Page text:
If any one would doubt this position, I draw this conclusion from none other then the famous Land O’ Lakes Statement crafted by Rev. Theodore M. Hesburgh President of Notre Dame University back in 1967. One either hailed this position as a stand for academic freedom or viewed it as a divorce between Catholic education in this country and the Catholic church. IMO the latter is clearly demonstrated.

My biggest issue with Rev. Hesburg and those who support his position is that they disagree with the Catholic church on positions already settle and therefore not open to debate, yet they run their universities directly against those ideals, and they are unwilling to advise the Catholic parents who expect that their young Johnny’s faith will not be undermined, but actually reinforced what was taught in their home.

The Washington Post may prove me wrong about the media not picking up on this one Catholic College Leaders Expect Pope to Deliver Stern Message

Ex-corde-ecclesia written by Pope John Paul II in 1989 will finally be implemented into Catholic universities. Or at least I hope it will.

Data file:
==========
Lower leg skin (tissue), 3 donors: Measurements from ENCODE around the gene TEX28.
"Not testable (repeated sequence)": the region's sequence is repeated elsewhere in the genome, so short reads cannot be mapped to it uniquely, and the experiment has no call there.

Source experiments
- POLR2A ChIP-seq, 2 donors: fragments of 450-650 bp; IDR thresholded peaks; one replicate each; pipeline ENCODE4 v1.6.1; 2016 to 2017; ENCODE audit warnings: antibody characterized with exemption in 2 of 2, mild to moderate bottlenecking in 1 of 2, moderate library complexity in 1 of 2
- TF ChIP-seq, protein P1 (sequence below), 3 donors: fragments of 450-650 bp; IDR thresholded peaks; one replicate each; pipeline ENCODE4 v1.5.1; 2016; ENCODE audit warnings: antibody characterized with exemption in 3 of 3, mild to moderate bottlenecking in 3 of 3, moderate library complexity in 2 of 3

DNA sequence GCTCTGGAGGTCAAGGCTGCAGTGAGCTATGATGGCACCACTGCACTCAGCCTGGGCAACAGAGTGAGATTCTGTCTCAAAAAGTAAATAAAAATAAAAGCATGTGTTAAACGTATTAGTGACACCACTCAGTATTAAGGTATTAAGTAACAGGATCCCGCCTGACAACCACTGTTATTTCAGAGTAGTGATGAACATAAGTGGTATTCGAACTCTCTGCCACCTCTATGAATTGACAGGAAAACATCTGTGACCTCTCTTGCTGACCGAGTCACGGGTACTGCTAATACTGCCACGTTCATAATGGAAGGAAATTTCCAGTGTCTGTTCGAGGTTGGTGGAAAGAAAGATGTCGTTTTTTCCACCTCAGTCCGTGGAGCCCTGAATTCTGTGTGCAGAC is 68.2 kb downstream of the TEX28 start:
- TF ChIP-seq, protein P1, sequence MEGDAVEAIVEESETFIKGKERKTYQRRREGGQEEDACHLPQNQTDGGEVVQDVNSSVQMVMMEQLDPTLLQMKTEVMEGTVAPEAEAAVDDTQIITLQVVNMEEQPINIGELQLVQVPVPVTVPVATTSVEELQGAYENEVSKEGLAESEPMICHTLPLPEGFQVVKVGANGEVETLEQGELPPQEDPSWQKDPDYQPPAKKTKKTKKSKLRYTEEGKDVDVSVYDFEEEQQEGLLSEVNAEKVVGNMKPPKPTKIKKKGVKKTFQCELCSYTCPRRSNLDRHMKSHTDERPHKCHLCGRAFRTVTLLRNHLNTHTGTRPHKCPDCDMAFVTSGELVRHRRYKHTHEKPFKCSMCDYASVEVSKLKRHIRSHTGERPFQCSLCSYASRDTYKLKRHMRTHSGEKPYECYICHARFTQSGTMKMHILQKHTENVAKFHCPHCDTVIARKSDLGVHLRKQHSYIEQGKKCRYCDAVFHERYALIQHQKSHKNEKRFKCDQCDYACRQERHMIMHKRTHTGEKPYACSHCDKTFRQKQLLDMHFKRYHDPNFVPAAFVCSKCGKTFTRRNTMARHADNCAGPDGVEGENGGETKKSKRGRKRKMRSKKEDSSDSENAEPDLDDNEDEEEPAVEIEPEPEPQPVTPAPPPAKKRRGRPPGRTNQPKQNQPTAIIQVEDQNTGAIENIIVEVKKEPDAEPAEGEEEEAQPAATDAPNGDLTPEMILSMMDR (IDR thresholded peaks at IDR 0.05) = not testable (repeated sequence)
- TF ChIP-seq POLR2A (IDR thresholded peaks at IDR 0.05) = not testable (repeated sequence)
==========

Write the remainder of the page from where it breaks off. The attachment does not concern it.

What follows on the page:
With every other University it shares that gaudium de veritate, so precious to Saint Augustine, which is that joy of searching for, discovering and communicating truth(2) in every field of knowledge. A Catholic University’s privileged task is “to unite existentially by intellectual effort two orders of reality that too frequently tend to be placed in opposition as though they were antithetical: the search for truth, and the certainty of already knowing the fount of truth”(3).

I don’t expect that the Pope will get anything but lip service. My only hope is that the Pope will place them on notice and advise the general Catholic population that these institutions will be striped of any formal association, and prohibited from claiming any Catholic identity.

As the washington post article stated David Gibson, the author of a Benedict biography, said the pope will ask, “If you’re not going to be an authentically Catholic, orthodox institution, why should you exist?”


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A Case of Demonic Possession